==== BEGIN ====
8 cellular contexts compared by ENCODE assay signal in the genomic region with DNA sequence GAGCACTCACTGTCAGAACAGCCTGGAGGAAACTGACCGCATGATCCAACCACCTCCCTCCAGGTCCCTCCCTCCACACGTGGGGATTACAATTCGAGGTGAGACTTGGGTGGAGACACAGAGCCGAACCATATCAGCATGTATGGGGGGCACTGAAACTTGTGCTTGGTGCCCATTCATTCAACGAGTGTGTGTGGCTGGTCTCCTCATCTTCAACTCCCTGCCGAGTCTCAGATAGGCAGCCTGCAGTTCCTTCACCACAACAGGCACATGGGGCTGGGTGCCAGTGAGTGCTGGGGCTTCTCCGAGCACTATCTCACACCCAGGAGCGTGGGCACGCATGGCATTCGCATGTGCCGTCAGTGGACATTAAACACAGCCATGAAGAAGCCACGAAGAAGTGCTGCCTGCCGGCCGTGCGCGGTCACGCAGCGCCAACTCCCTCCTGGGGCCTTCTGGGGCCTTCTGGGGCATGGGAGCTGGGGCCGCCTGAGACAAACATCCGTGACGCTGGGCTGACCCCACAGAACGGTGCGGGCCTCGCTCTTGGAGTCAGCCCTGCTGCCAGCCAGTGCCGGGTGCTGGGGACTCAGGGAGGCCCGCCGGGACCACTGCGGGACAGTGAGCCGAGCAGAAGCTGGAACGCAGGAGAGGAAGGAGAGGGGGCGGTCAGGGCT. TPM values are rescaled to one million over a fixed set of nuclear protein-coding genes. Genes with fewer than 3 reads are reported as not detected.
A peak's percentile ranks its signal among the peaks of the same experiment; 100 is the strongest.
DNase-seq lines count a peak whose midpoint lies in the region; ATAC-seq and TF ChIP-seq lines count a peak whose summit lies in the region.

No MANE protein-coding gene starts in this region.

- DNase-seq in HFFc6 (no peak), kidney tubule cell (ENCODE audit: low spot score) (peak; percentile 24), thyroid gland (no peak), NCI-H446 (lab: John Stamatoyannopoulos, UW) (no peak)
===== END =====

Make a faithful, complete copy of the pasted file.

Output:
8 cellular contexts compared by ENCODE assay signal in the genomic region with DNA sequence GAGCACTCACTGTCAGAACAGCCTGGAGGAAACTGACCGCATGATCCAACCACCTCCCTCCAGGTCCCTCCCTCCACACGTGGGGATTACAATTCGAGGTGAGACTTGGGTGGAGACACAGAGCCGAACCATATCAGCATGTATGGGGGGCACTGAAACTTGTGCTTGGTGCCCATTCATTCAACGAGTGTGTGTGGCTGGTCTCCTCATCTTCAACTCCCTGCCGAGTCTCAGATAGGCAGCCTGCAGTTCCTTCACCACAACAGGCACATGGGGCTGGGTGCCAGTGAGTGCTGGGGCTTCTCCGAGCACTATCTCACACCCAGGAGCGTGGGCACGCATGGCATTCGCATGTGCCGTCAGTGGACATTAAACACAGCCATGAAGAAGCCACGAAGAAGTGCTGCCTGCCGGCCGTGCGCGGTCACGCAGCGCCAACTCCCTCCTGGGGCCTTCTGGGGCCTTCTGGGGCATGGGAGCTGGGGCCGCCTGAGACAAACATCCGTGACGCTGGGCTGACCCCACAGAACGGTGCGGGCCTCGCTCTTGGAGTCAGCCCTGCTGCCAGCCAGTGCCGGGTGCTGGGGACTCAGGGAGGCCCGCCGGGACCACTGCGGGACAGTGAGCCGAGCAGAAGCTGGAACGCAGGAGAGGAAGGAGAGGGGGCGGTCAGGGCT. TPM values are rescaled to one million over a fixed set of nuclear protein-coding genes. Genes with fewer than 3 reads are reported as not detected.
A peak's percentile ranks its signal among the peaks of the same experiment; 100 is the strongest.
DNase-seq lines count a peak whose midpoint lies in the region; ATAC-seq and TF ChIP-seq lines count a peak whose summit lies in the region.

No MANE protein-coding gene starts in this region.

- DNase-seq in HFFc6 (no peak), kidney tubule cell (ENCODE audit: low spot score) (peak; percentile 24), thyroid gland (no peak), NCI-H446 (lab: John Stamatoyannopoulos, UW) (no peak)